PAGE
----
A groundbreaking new survey by a team at Dalhousie University found that more than half of Canadians are interested in eating less meat, with one third planning to reduce their meat consumption within the next six months.
The survey of 1,027 Canadians examined people’s attitudes about meat consumption. It revealed that while some Canadians still regard meat as a staple of their diets, particularly older men, most plan to reduce the amount they consume.
Sylvain Charlebois, professor in food distribution and policy at Dalhousie University and the study’s co-author, remarked:
I can’t remember the last time I saw a study that actually encourages people to eat more meat. It’s usually the opposite for a variety of reasons.
The study cites health and environmental concerns as the main reasons for cutting back but mentions animal welfare as another common concern.
Canadians are ditching animal products in droves. Earlier this year a study from Dalhousie University found that nearly 10 percent of Canadians considered themselves vegetarian or vegan. And another study by leading market research firm Mintel found more than half of Canadians consumed vegan meat alternatives.
The rise in plant-based eating has resulted in a surge of vegan options across the country. With the rollout of the Beyond Burger at A&W Canada, the opening of 24-hour vegan drive-thrus, and an entire neighborhood dedicated to veganism, Canada is becoming more vegan-friendly every day and a place many vegans want to live.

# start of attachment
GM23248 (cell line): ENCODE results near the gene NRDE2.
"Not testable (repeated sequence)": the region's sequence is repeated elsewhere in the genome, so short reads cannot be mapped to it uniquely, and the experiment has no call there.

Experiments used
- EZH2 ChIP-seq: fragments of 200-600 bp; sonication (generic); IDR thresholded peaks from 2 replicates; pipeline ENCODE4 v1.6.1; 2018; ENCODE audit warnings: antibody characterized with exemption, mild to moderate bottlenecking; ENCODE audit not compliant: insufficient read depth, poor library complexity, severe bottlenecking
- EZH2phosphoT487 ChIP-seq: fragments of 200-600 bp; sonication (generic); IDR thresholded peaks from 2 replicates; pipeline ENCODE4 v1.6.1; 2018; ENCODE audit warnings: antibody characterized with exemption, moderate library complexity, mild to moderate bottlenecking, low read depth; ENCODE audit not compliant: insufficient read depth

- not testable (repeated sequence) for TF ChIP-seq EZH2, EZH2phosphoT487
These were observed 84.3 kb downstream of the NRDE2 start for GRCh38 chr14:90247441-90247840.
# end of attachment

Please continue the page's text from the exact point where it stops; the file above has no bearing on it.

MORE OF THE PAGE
Canada isn’t the only country making headlines for its growing plant-based population. A whopping 7 percent of the U.K. population identifies as vegan, while a 2016 study found that 4.3 percent of the German population between 18 and 79 identified as vegetarian. In comparison, only 3.3 percent of people in the U.S. consider themselves vegan or vegetarian.
With more people becoming aware of the environmental havoc wreaked by animal agriculture and the cruelty farmed animals endure, veganism has become part of a cultural shift toward more sustainable and compassionate practices. Over the past decade, veganism has seen consistent growth as millennials, the largest generation and the one with the most self-identified vegetarians, purchase their own food. But if you think millennials are vegan AF, you should know that Generation Z is even more into plant-based foods! As this generation grows older, we can expect to see a boom in vegan alternatives to meat, dairy, and eggs.
The demand for vegan products worldwide is already rapidly increasing. Between 2014 and 2016, the number of new vegan food products rose by an astonishing 92 percent in Australia. And the research firm GlobalData reported there were six times as many vegans in America in 2017 as in 2014.
This is all great news for the billions of animals who suffer at factory farms each year. Cows, pigs, chickens, and fish raised and killed for food are subjected to unthinkable cruelties: tiny, filthy cages; horrific mutilations; torturous transport; and violent slaughter.